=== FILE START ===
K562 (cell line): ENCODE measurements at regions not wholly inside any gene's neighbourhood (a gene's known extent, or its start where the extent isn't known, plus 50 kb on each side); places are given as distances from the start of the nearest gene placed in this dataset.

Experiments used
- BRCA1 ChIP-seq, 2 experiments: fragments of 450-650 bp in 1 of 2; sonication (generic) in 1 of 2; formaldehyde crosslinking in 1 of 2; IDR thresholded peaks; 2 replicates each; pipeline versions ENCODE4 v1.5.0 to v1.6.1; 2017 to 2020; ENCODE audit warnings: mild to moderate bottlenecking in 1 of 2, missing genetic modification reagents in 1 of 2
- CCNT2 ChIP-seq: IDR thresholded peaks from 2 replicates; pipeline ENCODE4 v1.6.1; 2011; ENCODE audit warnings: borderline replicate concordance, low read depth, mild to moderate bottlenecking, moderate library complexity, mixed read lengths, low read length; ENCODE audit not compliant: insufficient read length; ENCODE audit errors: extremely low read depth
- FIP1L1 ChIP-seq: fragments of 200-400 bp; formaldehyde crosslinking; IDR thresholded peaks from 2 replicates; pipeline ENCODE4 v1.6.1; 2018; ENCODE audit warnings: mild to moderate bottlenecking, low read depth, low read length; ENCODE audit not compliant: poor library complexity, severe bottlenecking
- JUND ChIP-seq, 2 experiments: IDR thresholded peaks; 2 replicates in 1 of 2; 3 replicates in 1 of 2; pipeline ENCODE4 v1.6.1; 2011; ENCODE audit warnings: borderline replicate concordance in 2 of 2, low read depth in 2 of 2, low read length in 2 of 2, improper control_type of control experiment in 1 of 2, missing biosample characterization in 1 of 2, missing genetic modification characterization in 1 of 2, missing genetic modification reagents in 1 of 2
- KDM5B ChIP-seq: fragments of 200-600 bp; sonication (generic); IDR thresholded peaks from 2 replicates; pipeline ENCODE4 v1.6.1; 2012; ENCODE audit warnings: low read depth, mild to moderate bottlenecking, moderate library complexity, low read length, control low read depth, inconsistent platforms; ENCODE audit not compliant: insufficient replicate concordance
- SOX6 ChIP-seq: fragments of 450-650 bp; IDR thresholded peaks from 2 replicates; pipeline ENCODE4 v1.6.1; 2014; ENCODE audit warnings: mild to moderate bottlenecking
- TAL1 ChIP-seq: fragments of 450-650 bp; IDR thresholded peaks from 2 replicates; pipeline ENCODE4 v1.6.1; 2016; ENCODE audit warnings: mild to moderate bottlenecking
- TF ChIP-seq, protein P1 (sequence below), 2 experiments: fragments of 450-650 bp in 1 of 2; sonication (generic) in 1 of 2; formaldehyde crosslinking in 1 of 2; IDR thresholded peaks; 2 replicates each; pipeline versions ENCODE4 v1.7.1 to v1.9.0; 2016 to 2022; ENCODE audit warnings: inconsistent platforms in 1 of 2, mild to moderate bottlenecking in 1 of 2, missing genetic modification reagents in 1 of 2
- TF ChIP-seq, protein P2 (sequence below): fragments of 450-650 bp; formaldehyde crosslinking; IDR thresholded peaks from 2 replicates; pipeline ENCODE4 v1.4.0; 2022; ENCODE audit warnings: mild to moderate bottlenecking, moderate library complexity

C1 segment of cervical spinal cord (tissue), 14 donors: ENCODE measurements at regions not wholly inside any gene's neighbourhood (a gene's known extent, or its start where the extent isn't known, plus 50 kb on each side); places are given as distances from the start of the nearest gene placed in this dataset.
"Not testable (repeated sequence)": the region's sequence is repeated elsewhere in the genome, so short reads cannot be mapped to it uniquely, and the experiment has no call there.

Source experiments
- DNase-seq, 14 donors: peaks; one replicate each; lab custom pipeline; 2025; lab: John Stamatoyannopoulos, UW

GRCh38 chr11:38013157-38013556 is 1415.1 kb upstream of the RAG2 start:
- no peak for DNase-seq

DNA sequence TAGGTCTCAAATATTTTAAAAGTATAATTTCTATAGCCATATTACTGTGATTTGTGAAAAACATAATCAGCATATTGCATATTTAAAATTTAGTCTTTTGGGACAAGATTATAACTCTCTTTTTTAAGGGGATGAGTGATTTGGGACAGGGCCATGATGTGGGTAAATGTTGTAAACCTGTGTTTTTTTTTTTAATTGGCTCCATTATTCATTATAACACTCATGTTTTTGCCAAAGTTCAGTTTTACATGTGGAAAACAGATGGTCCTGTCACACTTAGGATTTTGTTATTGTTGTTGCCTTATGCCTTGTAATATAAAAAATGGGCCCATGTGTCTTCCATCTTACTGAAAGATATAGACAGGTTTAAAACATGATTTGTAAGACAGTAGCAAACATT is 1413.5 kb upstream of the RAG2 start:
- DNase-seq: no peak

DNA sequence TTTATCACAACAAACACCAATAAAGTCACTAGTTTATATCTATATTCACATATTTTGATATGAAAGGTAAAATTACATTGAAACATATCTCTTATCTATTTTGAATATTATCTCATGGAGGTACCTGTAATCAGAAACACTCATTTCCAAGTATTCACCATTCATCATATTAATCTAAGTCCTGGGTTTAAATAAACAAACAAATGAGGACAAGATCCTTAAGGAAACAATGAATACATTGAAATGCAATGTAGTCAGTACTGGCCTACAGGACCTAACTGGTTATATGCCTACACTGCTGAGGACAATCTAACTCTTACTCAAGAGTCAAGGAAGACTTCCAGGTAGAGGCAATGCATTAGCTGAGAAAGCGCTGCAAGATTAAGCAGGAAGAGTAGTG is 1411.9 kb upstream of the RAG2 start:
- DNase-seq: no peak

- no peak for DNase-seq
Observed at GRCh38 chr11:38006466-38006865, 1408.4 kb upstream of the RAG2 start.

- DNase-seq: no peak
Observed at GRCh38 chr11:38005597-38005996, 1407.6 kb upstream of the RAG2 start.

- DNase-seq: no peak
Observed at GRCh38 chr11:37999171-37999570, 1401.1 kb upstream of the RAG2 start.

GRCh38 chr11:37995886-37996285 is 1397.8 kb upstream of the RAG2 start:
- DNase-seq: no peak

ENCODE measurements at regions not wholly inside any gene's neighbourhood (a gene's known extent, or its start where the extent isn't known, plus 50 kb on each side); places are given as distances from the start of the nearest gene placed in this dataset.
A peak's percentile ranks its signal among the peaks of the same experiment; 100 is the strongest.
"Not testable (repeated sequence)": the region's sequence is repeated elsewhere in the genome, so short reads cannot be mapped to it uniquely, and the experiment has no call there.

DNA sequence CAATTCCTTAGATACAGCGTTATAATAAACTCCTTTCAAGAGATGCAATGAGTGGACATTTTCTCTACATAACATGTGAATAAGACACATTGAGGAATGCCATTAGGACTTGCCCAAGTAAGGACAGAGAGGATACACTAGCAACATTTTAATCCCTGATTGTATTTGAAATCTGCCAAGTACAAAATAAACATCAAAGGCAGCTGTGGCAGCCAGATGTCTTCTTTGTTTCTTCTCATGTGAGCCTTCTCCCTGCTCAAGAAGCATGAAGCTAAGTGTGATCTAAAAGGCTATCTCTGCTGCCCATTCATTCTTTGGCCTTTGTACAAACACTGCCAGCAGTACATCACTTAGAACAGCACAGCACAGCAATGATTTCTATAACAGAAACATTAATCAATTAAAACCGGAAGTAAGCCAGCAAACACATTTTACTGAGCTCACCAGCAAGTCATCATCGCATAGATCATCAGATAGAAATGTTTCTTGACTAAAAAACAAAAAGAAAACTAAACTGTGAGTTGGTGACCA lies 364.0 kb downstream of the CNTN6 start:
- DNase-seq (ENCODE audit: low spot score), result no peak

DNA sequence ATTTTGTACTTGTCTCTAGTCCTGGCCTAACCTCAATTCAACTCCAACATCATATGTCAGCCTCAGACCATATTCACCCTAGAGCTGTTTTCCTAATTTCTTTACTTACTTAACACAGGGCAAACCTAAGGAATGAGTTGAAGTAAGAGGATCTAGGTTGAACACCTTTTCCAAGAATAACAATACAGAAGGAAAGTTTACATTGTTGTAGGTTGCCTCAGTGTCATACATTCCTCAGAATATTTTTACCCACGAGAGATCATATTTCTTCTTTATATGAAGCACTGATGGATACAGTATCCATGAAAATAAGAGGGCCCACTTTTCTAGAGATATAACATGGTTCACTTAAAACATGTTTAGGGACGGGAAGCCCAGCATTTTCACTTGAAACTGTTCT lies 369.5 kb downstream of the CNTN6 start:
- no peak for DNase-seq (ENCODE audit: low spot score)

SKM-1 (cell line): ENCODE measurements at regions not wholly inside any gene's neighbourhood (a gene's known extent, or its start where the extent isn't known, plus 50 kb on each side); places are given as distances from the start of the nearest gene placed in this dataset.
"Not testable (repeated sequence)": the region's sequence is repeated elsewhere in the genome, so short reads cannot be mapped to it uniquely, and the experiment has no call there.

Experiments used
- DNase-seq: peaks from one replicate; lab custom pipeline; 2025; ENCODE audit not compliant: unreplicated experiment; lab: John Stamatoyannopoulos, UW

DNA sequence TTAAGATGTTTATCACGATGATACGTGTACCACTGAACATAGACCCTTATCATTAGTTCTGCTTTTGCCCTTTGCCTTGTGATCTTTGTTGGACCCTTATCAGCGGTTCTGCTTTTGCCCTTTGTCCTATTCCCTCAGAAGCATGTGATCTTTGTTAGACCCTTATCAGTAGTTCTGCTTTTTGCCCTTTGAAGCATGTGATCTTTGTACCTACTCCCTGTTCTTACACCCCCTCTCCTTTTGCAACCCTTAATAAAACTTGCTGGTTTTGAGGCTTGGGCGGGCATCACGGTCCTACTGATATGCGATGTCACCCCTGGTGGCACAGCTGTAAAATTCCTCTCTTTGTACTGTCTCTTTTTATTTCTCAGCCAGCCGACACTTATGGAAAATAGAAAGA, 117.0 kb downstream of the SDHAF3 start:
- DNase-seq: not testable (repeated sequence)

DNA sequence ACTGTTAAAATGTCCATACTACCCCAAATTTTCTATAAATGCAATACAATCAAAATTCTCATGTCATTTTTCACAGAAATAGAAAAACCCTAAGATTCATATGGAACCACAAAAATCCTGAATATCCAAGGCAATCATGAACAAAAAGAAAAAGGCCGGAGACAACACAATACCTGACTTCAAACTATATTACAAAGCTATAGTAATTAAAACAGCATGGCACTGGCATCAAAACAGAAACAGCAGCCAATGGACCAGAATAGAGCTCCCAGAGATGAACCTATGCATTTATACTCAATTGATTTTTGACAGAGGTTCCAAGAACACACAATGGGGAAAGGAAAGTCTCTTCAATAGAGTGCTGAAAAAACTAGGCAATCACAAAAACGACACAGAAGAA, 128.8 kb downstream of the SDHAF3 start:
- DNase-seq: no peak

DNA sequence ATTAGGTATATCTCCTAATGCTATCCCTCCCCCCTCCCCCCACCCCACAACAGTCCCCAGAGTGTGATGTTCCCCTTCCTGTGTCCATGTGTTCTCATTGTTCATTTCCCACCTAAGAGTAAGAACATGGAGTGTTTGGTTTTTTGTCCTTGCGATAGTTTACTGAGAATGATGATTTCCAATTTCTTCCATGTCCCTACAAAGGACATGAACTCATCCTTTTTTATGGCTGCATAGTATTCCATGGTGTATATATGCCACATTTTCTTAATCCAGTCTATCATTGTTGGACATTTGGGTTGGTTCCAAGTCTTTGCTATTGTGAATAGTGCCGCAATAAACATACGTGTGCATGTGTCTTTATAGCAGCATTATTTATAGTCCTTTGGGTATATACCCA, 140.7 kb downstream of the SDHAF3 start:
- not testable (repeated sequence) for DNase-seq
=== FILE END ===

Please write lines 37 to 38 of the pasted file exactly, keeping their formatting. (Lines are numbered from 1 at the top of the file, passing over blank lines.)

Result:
SKM-1 (cell line): ENCODE measurements at regions not wholly inside any gene's neighbourhood (a gene's known extent, or its start where the extent isn't known, plus 50 kb on each side); places are given as distances from the start of the nearest gene placed in this dataset.
"Not testable (repeated sequence)": the region's sequence is repeated elsewhere in the genome, so short reads cannot be mapped to it uniquely, and the experiment has no call there.